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Conflict Resolution

Does Your Theme Contain Character, Conflict, Resolution? Eight Ways to Write Better Instantly

simranjit asked:

Creative Writing Tips –

For a theme to work and the story, which will revolve around the theme, it has to contain three things…

1. Character

2. Conflict

3. Resolution

What’s the reason for this?

If your theme doesn’t contain these three essential elements, then you won’t be writing a proper short story. It might turn out to be an essay instead.

Because without…

1) Characters

You can’t achieve emotional depth. Readers become engrossed in stories because of the characters in them. They either become the character (sympathize), or read about an interesting person (empathize).

Emotional depth is achieved when readers use their imagination and senses and/or experiences to live the story through the characters.

2) Conflict

Your story will be boring. Why? Without conflict, something to stir things up, nothing happens. And a story, in which nothing happens, is one not worth writing about.

Your characters don’t lead carefree lives. Well, not in the instance you are writing about them. In that part of their lives they are faced with a problem. They want something and can’t get it because of the conflict, which is preventing them to do so.

And it’s that conflict and the struggle the characters has to undergo that keeps us readers interested and in suspense. Will the character succeed or won’t he? And when is this all going to happen? And how is it all going to happen?

3) Resolution

Something that starts has to finish, one way or another.

Once you have created great characters, which the reader will come to care about, and you have placed them in conflict, that conflict at the end of your story has to be resolved. The characters will achieve their goals or they won’t.

That doesn’t matter.

You can end your story as you please and as it suits your story – but you have to end it. Ending the story means resolving the conflict.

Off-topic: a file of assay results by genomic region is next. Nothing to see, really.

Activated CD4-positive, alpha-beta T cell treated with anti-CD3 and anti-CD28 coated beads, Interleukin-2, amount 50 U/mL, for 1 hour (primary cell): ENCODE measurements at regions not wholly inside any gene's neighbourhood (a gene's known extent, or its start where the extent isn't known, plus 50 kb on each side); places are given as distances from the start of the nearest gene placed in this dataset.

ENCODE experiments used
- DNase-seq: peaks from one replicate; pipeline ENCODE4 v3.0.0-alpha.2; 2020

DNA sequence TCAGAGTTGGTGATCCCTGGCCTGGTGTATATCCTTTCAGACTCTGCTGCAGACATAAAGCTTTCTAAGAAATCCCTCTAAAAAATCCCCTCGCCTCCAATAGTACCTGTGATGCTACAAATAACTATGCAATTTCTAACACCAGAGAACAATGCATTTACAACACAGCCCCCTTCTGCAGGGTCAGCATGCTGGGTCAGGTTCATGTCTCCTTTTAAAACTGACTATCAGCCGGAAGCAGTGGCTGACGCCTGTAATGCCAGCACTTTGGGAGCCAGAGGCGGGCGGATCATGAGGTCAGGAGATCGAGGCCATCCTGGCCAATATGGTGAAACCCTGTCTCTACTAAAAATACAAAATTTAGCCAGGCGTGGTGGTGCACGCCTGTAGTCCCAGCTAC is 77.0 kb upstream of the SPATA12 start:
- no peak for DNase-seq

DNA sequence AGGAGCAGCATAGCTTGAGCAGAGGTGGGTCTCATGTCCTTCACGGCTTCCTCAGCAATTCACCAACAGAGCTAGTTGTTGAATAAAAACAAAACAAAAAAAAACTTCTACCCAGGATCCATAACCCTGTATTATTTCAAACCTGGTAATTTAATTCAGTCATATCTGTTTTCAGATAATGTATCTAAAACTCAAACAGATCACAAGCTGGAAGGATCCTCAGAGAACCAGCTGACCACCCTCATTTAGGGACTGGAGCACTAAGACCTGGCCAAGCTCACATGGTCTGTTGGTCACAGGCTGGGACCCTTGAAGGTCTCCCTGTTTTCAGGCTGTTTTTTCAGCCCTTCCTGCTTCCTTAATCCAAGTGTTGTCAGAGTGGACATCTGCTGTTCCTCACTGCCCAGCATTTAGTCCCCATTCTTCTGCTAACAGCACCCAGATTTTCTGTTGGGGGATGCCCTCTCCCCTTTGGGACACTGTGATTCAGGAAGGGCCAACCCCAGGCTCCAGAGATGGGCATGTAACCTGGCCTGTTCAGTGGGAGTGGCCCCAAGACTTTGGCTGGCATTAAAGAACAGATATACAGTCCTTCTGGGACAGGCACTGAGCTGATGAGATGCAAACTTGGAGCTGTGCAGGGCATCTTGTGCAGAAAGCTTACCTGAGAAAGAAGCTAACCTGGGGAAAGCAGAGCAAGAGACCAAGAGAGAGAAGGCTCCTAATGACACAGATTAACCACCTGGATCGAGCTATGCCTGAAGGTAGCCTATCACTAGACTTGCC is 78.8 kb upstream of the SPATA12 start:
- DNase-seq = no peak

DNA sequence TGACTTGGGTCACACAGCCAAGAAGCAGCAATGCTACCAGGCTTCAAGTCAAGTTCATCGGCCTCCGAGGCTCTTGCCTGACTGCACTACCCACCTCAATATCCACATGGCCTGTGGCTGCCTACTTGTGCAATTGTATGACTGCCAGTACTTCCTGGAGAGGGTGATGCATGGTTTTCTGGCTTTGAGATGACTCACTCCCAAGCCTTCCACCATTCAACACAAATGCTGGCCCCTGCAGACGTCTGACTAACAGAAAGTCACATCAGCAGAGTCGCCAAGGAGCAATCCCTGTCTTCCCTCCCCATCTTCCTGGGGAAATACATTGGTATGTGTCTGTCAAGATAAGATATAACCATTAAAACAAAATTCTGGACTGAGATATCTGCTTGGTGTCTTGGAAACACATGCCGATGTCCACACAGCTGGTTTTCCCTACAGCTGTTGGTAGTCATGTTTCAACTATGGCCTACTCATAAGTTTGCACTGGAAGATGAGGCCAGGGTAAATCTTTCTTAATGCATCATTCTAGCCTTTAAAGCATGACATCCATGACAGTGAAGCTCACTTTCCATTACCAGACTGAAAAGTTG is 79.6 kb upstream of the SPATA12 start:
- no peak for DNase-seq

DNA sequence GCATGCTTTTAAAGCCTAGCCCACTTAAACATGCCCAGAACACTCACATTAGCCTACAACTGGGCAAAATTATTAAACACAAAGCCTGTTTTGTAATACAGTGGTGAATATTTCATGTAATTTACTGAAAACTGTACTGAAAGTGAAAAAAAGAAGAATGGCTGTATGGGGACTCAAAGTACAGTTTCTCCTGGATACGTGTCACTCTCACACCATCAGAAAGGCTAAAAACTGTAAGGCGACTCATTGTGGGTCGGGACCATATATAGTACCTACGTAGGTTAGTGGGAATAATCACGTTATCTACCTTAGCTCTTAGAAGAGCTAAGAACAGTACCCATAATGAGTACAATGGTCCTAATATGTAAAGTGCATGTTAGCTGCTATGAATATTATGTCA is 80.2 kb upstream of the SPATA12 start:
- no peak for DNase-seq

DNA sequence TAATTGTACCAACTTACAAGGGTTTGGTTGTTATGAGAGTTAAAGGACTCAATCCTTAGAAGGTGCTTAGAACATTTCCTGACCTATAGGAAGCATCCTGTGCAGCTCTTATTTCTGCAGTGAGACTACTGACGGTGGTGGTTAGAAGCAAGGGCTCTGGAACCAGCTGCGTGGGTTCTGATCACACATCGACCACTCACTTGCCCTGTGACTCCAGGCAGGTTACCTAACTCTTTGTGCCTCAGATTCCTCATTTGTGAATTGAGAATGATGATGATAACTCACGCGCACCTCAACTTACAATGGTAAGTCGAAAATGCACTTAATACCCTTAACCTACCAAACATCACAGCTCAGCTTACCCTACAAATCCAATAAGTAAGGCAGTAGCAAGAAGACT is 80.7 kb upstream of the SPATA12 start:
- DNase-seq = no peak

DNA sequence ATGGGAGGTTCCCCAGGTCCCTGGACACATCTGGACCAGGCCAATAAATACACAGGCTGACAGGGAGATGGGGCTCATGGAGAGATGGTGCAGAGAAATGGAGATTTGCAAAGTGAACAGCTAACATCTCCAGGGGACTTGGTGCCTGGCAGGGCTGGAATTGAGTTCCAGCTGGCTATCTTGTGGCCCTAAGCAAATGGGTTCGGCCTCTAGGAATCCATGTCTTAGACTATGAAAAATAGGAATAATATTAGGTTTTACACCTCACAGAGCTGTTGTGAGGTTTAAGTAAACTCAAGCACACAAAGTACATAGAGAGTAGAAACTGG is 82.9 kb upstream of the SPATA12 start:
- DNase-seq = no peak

Does your theme contain character, conflict, resolution?

Eight Ways To Write Better Instantly

Is it possible to improve your writing instantly? The answer, happily, is “yes.”

While researching a book on famous speeches and essays, I found eight easily correctable mistakes writers often make. Here they are…and how to correct them instantly.

1. UNFOCUSED SUBJECT – Focus on a single theme only. Every sentence and paragraph should reinforce that topic.

2. TOO LONG – Abraham Lincoln crafted his Gettysburg Address in less than 300 words. Unless I’m specifically asked to do otherwise, I try to condense my work to one double-spaced single page (about 250 words).

3. WEAK PREMISE – Can you state the major focus of your message in 20 words or less?

4. NO ATTENTION-GRABBER – The first sentence or two must quickly attract the reader. Two ways to do this: (a) ask a question or (b) reveal a discovery.

5. UNLINKED PARAGRAPHS – Each paragraph should logically lead to the next. One way some writers do this: (a) quickly write several paragraphs on a subject; ((b) prioritize them; (c) present them in descending order from most important to least important; (d) conclude by restating the two or three most important points.

6. PASSIVE VERBS – Passive verbs like is, am, was, and were simply exist. Action verbs run, jump, excite, and motivate.

7. BORE FACTOR – Some research says the average adult attention span is only eight seconds. So it’s important to make your points convincingly, and end your paper powerfully.

8. WEAK ENDING – Exit your report like an experienced stage performer…leave your audience wanting more. Two ways to do this: (a) use a famous quote to reinforce your conclusion, or (b) give details showing the reader where to get more information on the subject. (Examples: your phone, fax, e-mail, etc.)

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